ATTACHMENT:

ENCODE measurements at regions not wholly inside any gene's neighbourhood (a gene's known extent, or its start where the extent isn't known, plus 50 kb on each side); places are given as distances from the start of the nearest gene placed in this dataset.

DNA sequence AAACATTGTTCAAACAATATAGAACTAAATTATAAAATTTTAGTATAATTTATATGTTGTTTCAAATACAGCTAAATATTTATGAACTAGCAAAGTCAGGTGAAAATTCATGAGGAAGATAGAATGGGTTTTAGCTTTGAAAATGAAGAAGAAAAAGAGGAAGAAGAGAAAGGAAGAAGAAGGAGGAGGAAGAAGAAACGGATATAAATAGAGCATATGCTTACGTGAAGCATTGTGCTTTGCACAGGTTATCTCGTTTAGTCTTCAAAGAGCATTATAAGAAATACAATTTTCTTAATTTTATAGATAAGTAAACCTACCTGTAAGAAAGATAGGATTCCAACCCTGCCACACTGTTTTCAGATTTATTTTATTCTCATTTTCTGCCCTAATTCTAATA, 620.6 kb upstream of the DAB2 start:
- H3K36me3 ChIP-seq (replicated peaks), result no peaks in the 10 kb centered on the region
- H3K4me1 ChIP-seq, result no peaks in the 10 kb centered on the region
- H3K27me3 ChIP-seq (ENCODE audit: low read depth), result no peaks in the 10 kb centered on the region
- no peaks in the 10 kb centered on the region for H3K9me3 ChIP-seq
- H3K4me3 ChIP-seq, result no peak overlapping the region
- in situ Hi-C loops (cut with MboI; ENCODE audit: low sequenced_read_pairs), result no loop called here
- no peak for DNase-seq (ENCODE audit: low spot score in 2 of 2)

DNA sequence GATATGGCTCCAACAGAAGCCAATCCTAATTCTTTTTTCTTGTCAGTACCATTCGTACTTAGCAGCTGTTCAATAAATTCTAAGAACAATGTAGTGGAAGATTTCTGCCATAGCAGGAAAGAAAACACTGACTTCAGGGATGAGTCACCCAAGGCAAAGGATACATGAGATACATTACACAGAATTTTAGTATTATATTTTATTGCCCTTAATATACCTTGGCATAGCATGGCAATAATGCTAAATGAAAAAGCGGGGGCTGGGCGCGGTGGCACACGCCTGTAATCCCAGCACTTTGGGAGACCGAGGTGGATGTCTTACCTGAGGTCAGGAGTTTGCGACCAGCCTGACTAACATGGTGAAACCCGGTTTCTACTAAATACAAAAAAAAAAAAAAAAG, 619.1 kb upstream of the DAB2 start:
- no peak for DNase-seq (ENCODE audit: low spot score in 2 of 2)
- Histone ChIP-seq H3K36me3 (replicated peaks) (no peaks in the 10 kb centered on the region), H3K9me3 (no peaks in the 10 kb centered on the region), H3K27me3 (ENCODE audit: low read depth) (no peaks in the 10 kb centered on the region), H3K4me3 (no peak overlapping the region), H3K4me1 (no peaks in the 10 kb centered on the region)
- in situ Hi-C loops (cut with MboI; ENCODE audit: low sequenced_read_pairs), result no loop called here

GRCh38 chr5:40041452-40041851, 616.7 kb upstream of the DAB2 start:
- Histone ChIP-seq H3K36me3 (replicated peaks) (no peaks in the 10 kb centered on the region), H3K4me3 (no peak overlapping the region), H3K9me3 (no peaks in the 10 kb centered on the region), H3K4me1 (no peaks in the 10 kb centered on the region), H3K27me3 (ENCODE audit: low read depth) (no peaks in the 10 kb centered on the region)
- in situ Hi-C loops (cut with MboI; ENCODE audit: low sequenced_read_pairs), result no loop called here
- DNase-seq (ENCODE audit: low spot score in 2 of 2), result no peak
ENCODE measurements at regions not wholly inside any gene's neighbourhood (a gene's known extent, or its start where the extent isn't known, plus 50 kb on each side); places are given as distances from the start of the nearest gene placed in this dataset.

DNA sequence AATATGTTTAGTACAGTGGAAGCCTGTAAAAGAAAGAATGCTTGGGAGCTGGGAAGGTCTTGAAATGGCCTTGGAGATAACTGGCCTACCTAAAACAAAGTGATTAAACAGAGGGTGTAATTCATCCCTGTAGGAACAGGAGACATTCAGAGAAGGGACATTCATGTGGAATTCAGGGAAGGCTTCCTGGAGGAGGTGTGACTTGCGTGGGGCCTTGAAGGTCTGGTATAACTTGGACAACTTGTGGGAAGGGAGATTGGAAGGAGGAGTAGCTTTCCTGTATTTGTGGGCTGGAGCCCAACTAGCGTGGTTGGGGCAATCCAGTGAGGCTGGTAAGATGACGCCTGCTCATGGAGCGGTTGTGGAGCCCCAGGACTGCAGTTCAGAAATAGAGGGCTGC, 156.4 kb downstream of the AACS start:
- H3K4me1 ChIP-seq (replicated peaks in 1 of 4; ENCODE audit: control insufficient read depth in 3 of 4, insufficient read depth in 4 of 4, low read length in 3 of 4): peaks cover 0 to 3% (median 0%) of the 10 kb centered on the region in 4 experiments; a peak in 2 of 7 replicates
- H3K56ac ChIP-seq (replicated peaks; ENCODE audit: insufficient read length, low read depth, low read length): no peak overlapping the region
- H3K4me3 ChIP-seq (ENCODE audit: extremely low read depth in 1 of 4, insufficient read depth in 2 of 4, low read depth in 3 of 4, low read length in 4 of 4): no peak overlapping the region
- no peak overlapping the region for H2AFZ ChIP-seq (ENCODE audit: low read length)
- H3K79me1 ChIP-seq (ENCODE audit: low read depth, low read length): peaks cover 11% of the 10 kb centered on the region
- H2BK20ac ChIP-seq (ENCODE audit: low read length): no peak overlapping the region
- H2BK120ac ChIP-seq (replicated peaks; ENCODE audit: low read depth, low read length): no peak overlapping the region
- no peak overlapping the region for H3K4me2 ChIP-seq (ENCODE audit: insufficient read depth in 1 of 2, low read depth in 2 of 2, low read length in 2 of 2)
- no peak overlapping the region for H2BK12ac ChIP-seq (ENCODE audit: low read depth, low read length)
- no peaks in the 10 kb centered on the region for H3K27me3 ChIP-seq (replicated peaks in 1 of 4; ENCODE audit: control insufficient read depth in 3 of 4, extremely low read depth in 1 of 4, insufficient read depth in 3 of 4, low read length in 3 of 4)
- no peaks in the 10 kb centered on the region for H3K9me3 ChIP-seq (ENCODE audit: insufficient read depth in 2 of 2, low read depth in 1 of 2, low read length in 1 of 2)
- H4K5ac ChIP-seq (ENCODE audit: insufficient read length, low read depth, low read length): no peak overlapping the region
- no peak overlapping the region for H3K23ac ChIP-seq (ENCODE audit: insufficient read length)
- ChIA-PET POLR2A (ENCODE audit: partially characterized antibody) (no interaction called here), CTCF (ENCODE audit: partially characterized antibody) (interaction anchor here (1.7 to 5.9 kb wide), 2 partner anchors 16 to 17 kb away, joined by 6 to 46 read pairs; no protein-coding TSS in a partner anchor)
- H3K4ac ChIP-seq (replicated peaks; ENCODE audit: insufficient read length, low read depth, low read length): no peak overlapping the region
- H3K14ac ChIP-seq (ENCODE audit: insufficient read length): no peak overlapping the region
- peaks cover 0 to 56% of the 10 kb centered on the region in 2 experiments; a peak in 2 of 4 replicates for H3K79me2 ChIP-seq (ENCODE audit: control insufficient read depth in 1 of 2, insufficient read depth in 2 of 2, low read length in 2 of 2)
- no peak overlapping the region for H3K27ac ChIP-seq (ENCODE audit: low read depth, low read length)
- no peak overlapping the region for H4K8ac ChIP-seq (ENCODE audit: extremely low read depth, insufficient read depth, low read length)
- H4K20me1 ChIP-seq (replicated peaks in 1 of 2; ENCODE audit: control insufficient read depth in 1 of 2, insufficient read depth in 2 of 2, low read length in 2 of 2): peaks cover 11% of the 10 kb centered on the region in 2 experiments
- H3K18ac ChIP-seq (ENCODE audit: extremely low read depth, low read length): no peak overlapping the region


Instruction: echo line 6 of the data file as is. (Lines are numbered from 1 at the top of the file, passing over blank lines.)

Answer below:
- no peaks in the 10 kb centered on the region for H3K9me3 ChIP-seq